If sugar and added sweeteners are the culprits, we should be making some strides at curbing obesity based on the data plotted below.
Note the peak of total sweeteners and high fructose corn syrup in 1999 and the subsequent drop in consumption of both. Can you guess the significance of the red point in all three graphs?
Based on the data graphed above from Table 49—U.S. total estimated deliveries of caloric sweeteners for domestic food and beverage use, by calendar year, one would think obesity in the US would be on the decline since 2000. The graphic below says otherwise.
If sweeteners aren’t the culprit, what is? The graph below shows where the average person’s calories come from. The increase in fats and oils is due to more companies reporting their production numbers and is not attributed to a sharp increase in consumption but a more accurate representation of where those numbers likely should have been over time.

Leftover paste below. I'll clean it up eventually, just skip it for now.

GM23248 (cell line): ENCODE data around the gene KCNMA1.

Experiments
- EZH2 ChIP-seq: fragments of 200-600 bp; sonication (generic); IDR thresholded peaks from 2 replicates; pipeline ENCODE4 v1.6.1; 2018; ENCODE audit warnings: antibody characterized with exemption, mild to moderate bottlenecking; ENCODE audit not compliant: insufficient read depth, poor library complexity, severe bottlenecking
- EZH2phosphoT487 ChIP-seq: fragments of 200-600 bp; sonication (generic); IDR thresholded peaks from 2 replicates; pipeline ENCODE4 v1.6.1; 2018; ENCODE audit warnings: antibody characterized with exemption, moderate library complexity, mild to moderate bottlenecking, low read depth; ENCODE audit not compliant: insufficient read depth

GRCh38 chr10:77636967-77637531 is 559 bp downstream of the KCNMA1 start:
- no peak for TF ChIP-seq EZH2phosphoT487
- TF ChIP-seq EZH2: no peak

Meat and flour and grain consumption have leveled off. While we are consuming on average 500 more calories per day than we did in 1970, what we eat may not be the only culprit.
Based on the 2013 Physical Activity Council Report, roughly 33% of Americans are active to a healthy level.
The number of sedentary jobs has increased while the number of physically demanding jobs have decreased. We have not compensated for this by becoming more active in our leisure time.
What do you think? What is the greatest contributing factor to the obesity epidemic in the US? Is there one major contributor or are many factors to blame? What strategy would you take to fight the fight?